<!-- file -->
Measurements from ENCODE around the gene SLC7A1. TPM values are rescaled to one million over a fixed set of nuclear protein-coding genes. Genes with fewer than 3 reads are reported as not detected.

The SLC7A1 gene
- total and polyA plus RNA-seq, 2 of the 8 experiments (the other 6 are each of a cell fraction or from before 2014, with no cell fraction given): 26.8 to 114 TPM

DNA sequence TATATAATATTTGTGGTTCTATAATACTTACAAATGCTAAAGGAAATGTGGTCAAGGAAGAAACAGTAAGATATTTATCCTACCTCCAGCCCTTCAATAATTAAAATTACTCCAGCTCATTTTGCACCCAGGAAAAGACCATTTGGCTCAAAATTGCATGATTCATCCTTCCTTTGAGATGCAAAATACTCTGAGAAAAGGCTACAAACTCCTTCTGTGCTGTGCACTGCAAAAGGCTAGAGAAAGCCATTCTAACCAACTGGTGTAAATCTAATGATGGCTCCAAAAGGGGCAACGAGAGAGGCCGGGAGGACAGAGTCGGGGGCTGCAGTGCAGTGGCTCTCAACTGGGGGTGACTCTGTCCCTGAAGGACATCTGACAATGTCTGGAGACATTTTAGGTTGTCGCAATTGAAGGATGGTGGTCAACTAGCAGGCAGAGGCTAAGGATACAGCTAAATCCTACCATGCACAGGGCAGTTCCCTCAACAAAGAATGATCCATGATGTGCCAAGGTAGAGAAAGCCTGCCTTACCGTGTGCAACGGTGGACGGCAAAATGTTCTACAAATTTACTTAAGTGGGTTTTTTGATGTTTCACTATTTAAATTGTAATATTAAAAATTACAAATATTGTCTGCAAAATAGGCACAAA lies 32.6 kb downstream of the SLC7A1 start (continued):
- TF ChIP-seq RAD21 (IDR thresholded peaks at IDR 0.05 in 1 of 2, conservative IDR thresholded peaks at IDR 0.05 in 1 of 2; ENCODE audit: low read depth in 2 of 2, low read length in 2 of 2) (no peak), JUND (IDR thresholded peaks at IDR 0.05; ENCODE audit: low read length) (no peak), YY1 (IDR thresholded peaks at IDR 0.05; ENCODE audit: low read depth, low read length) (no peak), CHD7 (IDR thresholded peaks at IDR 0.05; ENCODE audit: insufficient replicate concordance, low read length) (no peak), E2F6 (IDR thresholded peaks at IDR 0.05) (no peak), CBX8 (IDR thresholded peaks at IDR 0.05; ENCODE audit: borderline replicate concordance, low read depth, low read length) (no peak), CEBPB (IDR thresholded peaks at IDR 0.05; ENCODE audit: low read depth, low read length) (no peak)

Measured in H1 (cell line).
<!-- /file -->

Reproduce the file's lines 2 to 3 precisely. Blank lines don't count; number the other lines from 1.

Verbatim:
The SLC7A1 gene
- total and polyA plus RNA-seq, 2 of the 8 experiments (the other 6 are each of a cell fraction or from before 2014, with no cell fraction given): 26.8 to 114 TPM